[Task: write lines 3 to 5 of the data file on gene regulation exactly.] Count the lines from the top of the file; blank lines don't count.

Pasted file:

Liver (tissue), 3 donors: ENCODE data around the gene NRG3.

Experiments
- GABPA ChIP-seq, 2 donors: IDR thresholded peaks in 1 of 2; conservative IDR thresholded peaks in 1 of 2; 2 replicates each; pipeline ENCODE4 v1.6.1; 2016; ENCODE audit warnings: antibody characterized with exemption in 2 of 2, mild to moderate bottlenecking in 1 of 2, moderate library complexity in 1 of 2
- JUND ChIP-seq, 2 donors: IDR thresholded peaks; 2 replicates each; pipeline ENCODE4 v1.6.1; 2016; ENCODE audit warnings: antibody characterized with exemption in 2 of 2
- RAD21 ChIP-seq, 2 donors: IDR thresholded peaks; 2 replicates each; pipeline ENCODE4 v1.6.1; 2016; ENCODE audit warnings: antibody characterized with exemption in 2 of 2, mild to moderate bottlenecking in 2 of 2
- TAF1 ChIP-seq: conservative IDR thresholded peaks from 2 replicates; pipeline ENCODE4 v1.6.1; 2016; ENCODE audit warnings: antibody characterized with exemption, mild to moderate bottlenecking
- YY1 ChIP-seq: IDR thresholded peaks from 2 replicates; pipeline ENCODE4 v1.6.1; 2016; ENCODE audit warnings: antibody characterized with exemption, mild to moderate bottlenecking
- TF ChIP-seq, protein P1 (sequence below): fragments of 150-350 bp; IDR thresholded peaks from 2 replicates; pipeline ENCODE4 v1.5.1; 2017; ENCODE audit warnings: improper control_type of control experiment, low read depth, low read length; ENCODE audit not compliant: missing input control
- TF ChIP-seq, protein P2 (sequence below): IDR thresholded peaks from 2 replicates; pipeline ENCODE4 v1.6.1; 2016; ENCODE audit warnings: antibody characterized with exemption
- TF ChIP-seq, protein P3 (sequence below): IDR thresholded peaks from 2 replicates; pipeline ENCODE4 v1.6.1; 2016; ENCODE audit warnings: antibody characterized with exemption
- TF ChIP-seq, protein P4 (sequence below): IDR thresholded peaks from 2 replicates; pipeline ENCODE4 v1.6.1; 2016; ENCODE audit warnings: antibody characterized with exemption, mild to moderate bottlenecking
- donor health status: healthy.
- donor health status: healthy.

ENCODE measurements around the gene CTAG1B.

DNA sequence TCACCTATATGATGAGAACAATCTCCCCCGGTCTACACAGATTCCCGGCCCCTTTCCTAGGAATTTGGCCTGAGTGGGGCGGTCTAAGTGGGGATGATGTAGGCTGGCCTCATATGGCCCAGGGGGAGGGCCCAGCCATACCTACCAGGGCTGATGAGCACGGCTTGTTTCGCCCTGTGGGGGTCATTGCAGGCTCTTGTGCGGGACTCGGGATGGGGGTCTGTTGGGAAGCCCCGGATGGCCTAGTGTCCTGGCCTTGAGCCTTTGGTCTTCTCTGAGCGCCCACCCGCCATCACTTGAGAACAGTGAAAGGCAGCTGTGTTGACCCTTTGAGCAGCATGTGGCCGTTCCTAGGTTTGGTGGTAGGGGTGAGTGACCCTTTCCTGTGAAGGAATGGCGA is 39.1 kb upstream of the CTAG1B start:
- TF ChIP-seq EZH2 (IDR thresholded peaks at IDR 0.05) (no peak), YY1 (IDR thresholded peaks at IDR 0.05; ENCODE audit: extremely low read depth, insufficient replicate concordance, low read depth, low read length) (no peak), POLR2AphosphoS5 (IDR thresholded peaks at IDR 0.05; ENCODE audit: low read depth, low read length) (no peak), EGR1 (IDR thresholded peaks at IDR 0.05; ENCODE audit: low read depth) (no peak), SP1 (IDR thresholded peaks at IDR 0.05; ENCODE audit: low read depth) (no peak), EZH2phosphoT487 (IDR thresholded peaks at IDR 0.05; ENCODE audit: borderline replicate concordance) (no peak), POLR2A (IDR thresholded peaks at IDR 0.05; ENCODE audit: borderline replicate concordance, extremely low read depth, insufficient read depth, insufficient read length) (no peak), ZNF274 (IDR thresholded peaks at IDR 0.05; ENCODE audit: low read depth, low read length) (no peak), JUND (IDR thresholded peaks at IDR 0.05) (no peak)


- GABPA ChIP-seq, 2 donors: IDR thresholded peaks in 1 of 2; conservative IDR thresholded peaks in 1 of 2; 2 replicates each; pipeline ENCODE4 v1.6.1; 2016; ENCODE audit warnings: antibody characterized with exemption in 2 of 2, mild to moderate bottlenecking in 1 of 2, moderate library complexity in 1 of 2
- JUND ChIP-seq, 2 donors: IDR thresholded peaks; 2 replicates each; pipeline ENCODE4 v1.6.1; 2016; ENCODE audit warnings: antibody characterized with exemption in 2 of 2
- RAD21 ChIP-seq, 2 donors: IDR thresholded peaks; 2 replicates each; pipeline ENCODE4 v1.6.1; 2016; ENCODE audit warnings: antibody characterized with exemption in 2 of 2, mild to moderate bottlenecking in 2 of 2